A truly global wellbeing strategy – a 3-step checklist
12 December 2017 / Employee Experience
Globalisation and technology are allowing businesses to expand their borders. As companies grow, the opportunity is great. And so is the challenge. Leaders increasingly find themselves coordinating an international workforce – and a wellbeing strategy to support it.
Recent data shows that 56% of multinationals now implement a health and wellbeing strategy. But the majority (47%) struggle due to cultural and legal practices. 
That’s because global wellbeing strategies are often biased towards where decisions get made – not where they’re implemented.
This blog arms you with 4 need-to-know tips to roll out a successful global health and wellbeing strategy.
Think global, act local
An international wellbeing strategy needs to be balanced with knowledge of complex regional landscapes. Workplace wellbeing was born in the US to bring down the cost of health insurance. But outside the US that’s not the case. In other countries, it’s about improving wider business metrics like engagement and productivity. Create country champions that help you build a better picture of what life is like. And don’t just employ them as implementers of your strategy. Get their input and treat them as critical feedback loops.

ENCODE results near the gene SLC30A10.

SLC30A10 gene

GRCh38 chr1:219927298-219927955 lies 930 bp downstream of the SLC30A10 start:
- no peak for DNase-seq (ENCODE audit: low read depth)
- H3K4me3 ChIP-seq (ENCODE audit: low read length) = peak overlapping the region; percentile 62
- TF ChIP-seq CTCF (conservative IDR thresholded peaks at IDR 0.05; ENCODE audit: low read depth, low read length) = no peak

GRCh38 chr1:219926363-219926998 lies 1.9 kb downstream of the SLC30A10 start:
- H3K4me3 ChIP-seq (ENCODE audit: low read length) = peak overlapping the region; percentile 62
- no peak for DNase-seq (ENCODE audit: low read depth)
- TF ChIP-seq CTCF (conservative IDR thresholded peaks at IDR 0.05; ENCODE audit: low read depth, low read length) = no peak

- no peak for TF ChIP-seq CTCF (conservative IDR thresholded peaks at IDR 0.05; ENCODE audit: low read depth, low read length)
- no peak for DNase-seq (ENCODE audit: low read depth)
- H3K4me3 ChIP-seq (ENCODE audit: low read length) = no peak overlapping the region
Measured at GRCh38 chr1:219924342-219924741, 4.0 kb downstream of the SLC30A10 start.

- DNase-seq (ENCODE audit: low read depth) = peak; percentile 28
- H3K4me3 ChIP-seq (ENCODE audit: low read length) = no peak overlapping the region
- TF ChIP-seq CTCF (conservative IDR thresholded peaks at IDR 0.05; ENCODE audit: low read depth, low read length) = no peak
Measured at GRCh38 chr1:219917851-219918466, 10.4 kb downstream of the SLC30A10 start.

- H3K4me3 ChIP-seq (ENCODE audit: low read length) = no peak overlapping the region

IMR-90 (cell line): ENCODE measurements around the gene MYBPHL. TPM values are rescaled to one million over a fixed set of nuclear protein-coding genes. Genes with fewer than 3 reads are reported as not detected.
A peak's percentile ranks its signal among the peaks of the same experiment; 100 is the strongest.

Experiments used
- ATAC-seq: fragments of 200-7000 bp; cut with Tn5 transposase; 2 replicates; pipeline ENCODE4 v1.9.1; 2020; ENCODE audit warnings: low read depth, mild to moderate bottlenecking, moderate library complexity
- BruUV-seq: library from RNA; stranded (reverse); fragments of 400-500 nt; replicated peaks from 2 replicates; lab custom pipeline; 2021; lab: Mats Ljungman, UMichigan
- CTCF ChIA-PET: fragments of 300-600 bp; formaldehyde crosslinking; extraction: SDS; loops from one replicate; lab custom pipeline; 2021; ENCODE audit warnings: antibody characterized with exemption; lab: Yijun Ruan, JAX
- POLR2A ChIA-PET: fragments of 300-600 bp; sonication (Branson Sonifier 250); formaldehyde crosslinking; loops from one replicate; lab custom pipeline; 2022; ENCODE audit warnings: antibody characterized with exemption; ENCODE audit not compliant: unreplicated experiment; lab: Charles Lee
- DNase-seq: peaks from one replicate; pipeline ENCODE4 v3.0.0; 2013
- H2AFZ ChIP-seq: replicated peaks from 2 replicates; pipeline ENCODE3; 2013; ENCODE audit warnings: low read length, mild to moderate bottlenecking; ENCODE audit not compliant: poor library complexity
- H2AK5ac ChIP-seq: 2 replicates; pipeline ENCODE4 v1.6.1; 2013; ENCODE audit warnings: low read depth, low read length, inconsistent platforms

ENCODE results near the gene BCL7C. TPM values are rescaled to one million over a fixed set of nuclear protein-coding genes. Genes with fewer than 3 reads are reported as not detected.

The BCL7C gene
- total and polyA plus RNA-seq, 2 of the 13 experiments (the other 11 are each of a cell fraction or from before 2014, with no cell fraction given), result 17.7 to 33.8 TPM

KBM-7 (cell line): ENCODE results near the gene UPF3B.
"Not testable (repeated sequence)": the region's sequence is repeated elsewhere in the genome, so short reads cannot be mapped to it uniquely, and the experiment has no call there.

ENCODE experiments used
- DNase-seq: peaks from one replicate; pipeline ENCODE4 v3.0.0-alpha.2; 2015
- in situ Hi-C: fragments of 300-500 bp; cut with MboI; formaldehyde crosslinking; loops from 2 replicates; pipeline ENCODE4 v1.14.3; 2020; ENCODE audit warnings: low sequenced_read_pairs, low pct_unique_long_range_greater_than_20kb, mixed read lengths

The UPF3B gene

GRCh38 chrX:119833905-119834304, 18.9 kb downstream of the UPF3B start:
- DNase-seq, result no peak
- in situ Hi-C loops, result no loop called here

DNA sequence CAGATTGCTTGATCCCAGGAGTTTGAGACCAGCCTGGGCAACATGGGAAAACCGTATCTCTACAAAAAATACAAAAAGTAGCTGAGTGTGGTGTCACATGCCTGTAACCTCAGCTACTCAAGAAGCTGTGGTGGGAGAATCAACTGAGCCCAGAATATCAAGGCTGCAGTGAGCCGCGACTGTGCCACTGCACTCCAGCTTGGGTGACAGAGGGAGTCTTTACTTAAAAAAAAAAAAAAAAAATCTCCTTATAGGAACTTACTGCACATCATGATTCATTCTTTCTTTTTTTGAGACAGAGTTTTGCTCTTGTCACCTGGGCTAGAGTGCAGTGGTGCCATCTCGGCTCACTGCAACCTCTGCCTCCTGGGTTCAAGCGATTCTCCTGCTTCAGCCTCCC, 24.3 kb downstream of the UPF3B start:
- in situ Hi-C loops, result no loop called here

Watch your language
A successful global health strategy looks and feels authentic – something that is often lacking in the current landscape. This visual language of health and wellbeing is often inauthentic and fails to engage your people.
To overcome this, think of employees as their customers. Talk to them in a tone that’s personal and trusting and you’re already dealing with an engaged audience. And remember the importance of translations in each region.
Make to measure
Health and wellbeing needs hard numbers behind it, says Tom. Because today, HR and Benefit teams are expected to be as financially literate as other departments in a business. They need to justify their investment in people by demonstrating ROI and VOI.
Measuring success by the regional benchmark is also critical for buy-in. For a truly successful roll out to happen, it’s important to give regional management the metrics they’re most interested in hearing about.
They want to see numbers around increased productivity, employee engagement and talent acquisition. They’re not likely to be engaged by US metrics centred on the health insurance model, and vice-versa.
For more insights on a successful global roll out, download our case study, Connecting employees across departments and geography.
 Buck Consultants. Working Well Report. 6th Edition. 2014.